Michael Gove this week announced the biggest shake-up of secondary education in a generation. Should his policies ultimately succeed then GCSE’s will be consigned to the bin, being replaced instead by a revamped system of ‘O’ Levels and CSE’s.
The way he announced it; allowing the reforms to be leaked to a very sympathetic Daily Mail before they had been discussed at cabinet, let alone parliament, is instructive in itself. It put Labour on the back foot, entrenching them into an ‘old-Labour’ ideological position whilst simultaneously emboldening parliamentary Conservatives and forcing Cameron to back reforms that are possibly too ‘old-Tory’ even for him. The Lib-Dems meanwhile continue to be confused – the leadership know the grassroots oppose any move towards a two-tier examination system, but understand that for the sake of the coalition and their immediate political future they cannot oppose it too much. In all the hype it is easy for Labour types like myself to disregard Gove and his policies as nothing more than nostalgic elitism but that would miss the point, and leave generations of kids worse off.
Labour’s track record in government was good but it was also unfinished, particularly when it came to secondary education. True, Academies had just started to take-off, breathing life into some of the country’s worst schools, but still too many talented pupils were able to coast, whilst those at the bottom were frequently not entered for traditional GCSEs for fear of the detrimental impact they may have on league tables. Meanwhile the competition between exam boards led to corruption and the perverse situation where those offering the easiest papers were at a commercial advantage. Finally, GCSEs have lost the confidence of many employers. None of this is to blame teachers or pupils, who I honestly believe work harder now than ever to attain the best possible grades. But to continue with a system that has so clearly had its time fails them perhaps more than anyone.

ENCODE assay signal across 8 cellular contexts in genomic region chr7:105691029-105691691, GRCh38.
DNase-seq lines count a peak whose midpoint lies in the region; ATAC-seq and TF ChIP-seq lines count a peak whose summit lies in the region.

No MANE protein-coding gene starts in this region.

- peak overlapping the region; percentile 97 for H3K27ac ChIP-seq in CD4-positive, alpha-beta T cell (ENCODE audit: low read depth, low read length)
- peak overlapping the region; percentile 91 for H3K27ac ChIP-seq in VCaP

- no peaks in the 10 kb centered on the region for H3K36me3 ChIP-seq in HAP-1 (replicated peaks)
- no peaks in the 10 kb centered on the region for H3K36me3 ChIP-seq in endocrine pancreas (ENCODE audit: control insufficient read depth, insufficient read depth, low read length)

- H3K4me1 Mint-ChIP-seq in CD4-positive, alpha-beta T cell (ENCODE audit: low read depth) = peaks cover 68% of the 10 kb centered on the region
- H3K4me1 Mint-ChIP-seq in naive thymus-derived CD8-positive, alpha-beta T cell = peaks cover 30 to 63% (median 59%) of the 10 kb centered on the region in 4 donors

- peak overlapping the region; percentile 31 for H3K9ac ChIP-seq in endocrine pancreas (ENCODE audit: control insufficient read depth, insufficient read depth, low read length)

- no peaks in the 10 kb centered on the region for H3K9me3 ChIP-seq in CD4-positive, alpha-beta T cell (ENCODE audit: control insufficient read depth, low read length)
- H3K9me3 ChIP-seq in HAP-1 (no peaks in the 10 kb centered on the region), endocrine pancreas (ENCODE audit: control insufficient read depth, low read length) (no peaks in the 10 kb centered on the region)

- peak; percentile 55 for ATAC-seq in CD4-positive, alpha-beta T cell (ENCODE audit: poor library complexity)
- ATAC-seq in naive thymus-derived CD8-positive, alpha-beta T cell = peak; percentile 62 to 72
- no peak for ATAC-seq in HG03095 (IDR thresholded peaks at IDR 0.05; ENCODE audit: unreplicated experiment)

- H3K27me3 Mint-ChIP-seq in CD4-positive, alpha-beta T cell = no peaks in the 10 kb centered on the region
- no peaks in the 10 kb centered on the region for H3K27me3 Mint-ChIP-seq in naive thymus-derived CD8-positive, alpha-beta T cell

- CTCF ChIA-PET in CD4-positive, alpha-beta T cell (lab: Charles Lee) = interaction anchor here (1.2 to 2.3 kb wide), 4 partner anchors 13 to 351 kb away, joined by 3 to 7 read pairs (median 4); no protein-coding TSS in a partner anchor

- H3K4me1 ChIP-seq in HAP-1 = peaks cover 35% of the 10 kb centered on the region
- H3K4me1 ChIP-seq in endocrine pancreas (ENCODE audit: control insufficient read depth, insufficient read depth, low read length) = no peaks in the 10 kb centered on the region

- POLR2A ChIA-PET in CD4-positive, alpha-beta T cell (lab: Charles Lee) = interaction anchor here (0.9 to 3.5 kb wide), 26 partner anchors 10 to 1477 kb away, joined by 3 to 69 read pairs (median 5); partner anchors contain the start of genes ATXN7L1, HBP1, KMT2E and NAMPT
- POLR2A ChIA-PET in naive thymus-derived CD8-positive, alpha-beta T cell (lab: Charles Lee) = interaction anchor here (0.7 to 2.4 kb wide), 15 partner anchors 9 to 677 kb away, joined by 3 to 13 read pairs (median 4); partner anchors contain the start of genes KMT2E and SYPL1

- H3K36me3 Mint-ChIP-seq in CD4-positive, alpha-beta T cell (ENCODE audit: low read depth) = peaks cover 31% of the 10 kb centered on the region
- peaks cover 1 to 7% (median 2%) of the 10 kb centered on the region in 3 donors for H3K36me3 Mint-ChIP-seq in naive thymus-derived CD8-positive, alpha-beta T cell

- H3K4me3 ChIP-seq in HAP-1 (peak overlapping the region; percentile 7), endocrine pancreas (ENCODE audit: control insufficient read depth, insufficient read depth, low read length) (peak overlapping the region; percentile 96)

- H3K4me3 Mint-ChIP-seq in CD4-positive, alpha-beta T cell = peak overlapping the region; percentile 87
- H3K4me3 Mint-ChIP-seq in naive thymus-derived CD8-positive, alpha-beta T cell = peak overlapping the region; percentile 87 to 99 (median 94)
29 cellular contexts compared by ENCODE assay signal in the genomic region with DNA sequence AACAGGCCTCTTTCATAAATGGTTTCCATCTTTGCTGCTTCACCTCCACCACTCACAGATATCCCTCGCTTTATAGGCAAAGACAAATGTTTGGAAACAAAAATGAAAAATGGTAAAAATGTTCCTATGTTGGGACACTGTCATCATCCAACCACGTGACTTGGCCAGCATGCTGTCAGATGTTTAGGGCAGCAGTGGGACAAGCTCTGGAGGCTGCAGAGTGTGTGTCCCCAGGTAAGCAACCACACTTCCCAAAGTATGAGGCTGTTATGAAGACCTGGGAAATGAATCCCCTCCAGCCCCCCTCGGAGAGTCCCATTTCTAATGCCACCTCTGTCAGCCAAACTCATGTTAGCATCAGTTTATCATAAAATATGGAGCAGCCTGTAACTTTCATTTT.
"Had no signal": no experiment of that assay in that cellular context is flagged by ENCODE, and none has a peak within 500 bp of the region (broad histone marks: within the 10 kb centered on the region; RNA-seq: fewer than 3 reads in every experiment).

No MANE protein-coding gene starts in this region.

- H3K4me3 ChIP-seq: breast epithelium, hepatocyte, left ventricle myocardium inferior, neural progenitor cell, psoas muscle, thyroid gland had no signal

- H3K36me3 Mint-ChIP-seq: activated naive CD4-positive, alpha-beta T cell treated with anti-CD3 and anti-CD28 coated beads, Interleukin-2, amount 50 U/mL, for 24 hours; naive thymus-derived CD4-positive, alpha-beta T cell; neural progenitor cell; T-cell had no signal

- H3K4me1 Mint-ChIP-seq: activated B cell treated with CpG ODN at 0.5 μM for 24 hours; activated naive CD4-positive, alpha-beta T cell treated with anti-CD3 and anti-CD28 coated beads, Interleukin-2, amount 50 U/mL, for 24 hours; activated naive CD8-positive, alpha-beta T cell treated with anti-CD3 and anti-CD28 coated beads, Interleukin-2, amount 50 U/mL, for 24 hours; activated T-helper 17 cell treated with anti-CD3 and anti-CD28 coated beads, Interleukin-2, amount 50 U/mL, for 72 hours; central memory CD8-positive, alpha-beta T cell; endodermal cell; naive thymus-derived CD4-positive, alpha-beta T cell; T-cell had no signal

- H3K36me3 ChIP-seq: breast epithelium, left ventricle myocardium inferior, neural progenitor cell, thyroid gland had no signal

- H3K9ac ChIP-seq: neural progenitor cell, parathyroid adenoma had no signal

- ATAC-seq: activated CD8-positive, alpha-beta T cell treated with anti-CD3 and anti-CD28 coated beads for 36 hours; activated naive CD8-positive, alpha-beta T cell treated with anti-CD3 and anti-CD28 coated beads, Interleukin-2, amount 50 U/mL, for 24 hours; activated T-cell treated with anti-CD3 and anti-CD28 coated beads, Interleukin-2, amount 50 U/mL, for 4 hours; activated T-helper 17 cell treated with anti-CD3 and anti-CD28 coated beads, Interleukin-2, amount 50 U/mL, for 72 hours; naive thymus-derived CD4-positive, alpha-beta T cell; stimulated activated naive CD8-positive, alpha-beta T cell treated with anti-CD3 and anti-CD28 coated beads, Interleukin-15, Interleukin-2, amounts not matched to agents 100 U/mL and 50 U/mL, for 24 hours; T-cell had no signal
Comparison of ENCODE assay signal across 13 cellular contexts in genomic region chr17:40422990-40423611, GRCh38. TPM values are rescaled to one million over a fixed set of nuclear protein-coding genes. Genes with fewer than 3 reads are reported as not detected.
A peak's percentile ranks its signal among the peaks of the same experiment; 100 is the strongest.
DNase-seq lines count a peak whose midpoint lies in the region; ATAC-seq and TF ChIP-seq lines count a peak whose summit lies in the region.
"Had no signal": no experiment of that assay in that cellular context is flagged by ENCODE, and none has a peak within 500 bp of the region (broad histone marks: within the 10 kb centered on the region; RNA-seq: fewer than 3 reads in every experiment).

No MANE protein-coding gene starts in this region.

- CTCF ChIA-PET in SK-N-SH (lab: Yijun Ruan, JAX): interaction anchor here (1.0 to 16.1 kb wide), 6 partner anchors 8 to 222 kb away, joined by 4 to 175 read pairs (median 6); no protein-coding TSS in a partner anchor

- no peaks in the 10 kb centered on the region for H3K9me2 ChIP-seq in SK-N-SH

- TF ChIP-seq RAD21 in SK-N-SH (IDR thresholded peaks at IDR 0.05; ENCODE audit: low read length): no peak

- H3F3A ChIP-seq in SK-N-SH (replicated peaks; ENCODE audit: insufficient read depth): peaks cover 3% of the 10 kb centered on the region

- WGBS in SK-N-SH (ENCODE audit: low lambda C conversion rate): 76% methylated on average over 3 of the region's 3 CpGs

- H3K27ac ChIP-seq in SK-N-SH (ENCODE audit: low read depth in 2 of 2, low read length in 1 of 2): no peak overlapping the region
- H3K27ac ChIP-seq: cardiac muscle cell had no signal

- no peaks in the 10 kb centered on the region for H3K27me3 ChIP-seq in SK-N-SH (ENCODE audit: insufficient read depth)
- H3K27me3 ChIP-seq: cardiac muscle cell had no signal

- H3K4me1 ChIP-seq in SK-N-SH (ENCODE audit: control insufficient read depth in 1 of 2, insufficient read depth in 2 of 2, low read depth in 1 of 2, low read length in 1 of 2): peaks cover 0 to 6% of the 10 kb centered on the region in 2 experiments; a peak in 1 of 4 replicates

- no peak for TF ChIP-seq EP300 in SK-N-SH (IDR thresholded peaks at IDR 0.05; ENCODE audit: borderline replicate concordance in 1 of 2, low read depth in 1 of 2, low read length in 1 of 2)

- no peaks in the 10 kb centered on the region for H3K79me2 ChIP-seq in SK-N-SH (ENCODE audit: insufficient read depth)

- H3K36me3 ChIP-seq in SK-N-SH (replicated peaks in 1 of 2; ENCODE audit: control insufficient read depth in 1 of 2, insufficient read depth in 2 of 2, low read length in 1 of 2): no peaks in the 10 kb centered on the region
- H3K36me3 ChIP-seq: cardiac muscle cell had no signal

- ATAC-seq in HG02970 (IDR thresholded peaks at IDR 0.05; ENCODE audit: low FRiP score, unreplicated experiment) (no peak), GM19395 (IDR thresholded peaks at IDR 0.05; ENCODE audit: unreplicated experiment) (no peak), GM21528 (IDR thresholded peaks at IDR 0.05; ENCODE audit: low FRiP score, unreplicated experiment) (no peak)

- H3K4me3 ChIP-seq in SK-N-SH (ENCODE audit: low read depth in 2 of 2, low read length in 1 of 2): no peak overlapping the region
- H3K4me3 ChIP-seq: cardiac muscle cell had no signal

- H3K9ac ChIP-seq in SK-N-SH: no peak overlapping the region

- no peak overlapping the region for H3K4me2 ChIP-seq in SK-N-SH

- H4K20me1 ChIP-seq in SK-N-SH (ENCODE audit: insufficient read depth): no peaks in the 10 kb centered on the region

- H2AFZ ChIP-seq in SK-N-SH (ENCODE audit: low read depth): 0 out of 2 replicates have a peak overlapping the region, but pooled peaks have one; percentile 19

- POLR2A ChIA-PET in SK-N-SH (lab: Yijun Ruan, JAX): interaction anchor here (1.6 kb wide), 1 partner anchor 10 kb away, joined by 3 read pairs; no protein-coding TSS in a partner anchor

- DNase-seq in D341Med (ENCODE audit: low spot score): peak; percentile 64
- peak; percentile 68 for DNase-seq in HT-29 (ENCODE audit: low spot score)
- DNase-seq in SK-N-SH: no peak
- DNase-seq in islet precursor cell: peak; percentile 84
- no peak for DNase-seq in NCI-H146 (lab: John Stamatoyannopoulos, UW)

I actually agree with Gove on a couple of things – we should end intra-subject competition between different exam boards and papers should regularly be independently verified to ensure standards year-on-year remain consistently high.It is also fair to argue that too many pupils are gaining top-grades – that is not necessarily an admission they are easier than in previous generations, more that teaching has become more sophisticated and pupils are working harder, nonetheless any future exam system needs to be able to push the most able as much as it does the least. That said, a two-tier examination system that effectively limits a child’s ambition at the age of 13 or 14 is, to borrow a phrase from the PM, morally repugnant.
Instead, I believe we need to look across the continent for inspiration, delivering more broad-based education for longer with final assessments in english, maths, the sciences, arts, humanities and a language. The resultant qualification being similar to a ‘junior’ baccalaureate. From here students have a choice to carry on and study for a full ‘baccalaureate’ (or whatever we might choose to call our version) or to complete a vocational equivalent. Either way, all 16-18 year olds would stay in either full-time education or training.
Sadly, because of the nature of Gove’s leak and the resultant political positioning it is unlikely we will see the wider public debate and resultant policy in 11-18 education that is so desperately needed. Instead we are likely to see another generation unable to reach its full potential.